The Culture Column: Spectre (9/10)

An explosively flamboyant parade of 007s past.

“The dead are alive”, the stark epigraph sets the tone, accompanied by a deep thud from the speakers. Black screen gives way to a festival of colour, noise, and energy. The Day of the Dead, Mexico City. The echoes of the voodoo scenes of Live and Let Die are strong (the first of many nostalgic rewards for the more hardcore fans). A masked man in a white suit and top hat swaggers through the crowd, alone against the flow. Aside, stood proud with his exotic purple dressed prize, a handsome skeleton looks on. Beneath the brim of a tall black top hat, familiar blue eyes glint through the sockets of the skull.

An impossibly long tracking shot follows Her Majesty’s premiere not-so-secret agent, slinking girl in hand through parade, hotel room, window, and along roof-top. And so begins one of the best opening sequences I’ve ever seen. An instant classic and my new favourite Bond moment.

There were a number of concerns for Spectre, all of which proved to be unfounded. But this is no shallow Quantum of Solace-esque stop gap. Even Sam Smith’s whiney soundtrack (offset by a rather grotesque, black, girl caressing octopus- no really) didn’t manage to ruin the traditionally theatrical opening credits.

This is Sam Mendes’s second contribution to the franchise. Skyfall, the first, was always going to be a difficult act to follow. Arguably Spectre doesn’t better it, but you’d be hard pressed to really notice or care for that matter. The gorgeous coffee toned palette that Hoyte Van Hoytema, Mendes’s cinematographer, brings to the screen is part of the reason for this. It screams European cool. A stark difference to the slate grey moody attitude of Skyfall. But Spectre’s many pleasures go far beyond artsy camera work.

Craigs Bond is as compelling as ever- mature, yet coarse, with levels of physical capability and likeability that slippery Pierce Brosnan could only ever dream of. Craig allows himself a well earned impertinent smirk, following a few witty quips. But if its wit youre after, look no further than the frighteningly curly haired Ben Whishaw, who returns as Q, and proves that hes even better at stealing scenes than he is creating exploding time-pieces.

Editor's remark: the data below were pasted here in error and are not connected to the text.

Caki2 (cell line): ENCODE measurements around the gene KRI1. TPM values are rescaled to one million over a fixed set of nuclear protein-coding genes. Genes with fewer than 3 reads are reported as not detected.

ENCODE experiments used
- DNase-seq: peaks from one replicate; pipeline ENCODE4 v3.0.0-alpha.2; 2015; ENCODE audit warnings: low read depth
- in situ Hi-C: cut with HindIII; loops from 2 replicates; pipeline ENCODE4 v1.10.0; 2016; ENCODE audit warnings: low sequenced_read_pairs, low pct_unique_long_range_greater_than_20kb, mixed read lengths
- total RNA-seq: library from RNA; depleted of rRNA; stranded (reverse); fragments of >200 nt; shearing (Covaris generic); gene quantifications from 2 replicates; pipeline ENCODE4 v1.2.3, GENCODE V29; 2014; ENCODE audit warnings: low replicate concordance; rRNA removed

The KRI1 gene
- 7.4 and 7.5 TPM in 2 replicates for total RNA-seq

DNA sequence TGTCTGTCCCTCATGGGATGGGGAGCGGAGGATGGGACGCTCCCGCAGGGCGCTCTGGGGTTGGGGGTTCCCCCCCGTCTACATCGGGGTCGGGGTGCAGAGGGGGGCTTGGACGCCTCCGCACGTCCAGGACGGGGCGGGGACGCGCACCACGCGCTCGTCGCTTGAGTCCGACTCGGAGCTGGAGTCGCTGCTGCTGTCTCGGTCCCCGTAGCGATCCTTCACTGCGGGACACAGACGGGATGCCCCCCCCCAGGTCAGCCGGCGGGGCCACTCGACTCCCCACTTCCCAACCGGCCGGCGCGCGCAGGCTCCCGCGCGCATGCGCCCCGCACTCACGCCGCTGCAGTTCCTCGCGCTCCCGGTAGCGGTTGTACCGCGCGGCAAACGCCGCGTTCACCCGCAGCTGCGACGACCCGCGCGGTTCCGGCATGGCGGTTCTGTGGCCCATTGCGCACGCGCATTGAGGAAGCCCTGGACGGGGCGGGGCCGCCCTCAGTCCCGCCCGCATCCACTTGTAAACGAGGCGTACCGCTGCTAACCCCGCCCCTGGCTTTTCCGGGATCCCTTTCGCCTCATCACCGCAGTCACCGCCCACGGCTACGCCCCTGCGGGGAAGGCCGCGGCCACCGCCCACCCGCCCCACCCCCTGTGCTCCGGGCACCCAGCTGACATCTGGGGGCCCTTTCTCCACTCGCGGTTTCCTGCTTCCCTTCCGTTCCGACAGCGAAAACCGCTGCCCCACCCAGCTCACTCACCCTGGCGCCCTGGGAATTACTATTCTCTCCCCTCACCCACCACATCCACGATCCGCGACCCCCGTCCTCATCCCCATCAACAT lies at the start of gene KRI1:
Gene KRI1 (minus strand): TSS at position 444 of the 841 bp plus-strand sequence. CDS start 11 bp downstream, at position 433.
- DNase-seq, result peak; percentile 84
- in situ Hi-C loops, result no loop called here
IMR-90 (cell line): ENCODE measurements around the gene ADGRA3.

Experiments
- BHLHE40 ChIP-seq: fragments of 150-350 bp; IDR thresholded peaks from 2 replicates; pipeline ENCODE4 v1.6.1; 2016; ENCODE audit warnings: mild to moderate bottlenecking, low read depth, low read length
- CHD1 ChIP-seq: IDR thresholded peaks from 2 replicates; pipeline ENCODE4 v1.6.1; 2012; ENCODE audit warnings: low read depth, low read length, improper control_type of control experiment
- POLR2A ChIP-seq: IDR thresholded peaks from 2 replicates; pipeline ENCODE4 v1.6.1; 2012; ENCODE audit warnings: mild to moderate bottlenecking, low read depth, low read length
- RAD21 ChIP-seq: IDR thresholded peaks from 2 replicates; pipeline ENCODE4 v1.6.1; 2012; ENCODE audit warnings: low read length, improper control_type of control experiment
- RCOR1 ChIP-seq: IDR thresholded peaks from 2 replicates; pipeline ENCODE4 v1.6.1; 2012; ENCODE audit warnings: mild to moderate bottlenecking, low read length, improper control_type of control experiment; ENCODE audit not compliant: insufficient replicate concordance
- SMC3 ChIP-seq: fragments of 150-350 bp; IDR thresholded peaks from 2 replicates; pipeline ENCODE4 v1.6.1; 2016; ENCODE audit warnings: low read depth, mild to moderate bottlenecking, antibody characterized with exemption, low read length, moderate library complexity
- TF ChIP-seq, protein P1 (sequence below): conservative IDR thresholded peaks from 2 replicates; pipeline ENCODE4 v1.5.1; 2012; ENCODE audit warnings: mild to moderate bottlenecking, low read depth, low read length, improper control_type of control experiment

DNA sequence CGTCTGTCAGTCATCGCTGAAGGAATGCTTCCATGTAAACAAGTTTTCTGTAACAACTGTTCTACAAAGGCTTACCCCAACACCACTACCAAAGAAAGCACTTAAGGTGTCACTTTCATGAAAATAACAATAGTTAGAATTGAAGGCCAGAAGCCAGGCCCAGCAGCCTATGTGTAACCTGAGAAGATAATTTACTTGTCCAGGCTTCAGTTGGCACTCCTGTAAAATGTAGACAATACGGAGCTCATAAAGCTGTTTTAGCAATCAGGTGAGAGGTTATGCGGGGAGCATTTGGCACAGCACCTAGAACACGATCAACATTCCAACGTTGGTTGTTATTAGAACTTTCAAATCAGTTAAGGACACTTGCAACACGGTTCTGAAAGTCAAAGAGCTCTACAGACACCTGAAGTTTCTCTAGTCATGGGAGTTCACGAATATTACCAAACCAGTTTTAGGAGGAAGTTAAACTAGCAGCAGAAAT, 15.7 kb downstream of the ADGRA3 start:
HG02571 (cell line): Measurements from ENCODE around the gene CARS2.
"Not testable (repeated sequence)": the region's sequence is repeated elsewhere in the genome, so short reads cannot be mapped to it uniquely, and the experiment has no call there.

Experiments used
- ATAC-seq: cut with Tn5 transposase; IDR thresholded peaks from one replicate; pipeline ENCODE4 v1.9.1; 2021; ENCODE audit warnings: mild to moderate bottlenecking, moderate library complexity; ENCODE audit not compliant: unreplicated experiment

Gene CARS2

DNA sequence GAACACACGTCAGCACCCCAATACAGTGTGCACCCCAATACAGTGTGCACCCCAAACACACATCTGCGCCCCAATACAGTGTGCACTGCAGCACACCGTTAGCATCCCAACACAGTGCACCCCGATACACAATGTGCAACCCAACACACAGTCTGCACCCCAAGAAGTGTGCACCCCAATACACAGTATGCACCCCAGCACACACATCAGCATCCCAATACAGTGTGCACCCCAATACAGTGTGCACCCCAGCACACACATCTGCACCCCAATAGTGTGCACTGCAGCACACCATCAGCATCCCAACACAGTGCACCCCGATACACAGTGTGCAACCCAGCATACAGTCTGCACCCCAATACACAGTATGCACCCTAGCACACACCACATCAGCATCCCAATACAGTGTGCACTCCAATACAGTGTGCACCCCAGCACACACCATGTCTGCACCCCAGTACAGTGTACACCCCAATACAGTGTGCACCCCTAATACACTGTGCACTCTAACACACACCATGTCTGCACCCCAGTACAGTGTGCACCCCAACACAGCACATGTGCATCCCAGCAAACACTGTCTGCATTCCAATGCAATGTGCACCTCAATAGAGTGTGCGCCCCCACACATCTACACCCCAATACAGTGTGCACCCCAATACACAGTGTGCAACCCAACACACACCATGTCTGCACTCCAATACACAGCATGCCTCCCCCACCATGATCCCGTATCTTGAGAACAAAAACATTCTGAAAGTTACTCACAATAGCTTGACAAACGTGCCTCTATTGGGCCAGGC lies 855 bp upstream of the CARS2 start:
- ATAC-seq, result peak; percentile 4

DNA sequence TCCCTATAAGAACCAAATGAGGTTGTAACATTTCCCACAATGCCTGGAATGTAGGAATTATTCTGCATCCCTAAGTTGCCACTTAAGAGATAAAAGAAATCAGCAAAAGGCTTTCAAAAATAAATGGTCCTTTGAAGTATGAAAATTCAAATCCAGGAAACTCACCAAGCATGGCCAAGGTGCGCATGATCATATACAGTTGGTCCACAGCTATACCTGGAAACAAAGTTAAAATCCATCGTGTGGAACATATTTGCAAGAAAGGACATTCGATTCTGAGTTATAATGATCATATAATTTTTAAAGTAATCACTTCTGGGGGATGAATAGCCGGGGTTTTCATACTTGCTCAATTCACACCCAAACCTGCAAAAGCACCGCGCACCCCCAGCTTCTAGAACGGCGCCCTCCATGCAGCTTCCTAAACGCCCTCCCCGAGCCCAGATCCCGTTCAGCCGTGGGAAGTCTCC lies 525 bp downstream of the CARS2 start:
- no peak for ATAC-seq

Skyfall villain Silvas MI6 are past itmantra bleeds into every aspect of Spectres plot. The reintroduction of the wood panelled offices of old might have had us worried for a second. Cocky new character C (Andrew Scott) does his best to see off MI6 and the double-0 programme in a for the greater goodsort of way, but Ralph Fiennescapable new M quickly casts aside any doubts.

 Meanwhile the story of an all encompassing illuminati type agency, from which the film takes its title, is unearthed. Spectre is headed by Franz Oberhauzer (Christoph Waltz). Initially Waltz plays the role well, with sub-zero levels of cold and disturbingly calculated menace- particularly in his first scene at a rather whispery meeting in Rome. Later, as light is shed on Oberhauzers dark agenda, thanks in part to Madeline (Lea Seydoux), Waltz injects the classic level of camp that is to be expected- fluffy white cats and dubious office attire included. As is traditional, there is of course a henchman on the payroll; namely Mr Hinx (courtesy of one time wrestler Dave Bautista) who is not unlike Goldfingers old associate Oddjob (minus lethal tophat). 

If one thing is clear its that Spectre is a definitive Bond film. A savage Aston Martin pursued through the midnight streets of Rome by an impossibly exotic Jaguar, a secret base inside a crater including astronomical paraphernalia as decor, a white cat, whiter tuxedo, train fight, and ridiculously elaborate interrogation equipment- its all here and its not to be missed. James Bond isnt going down without a fight.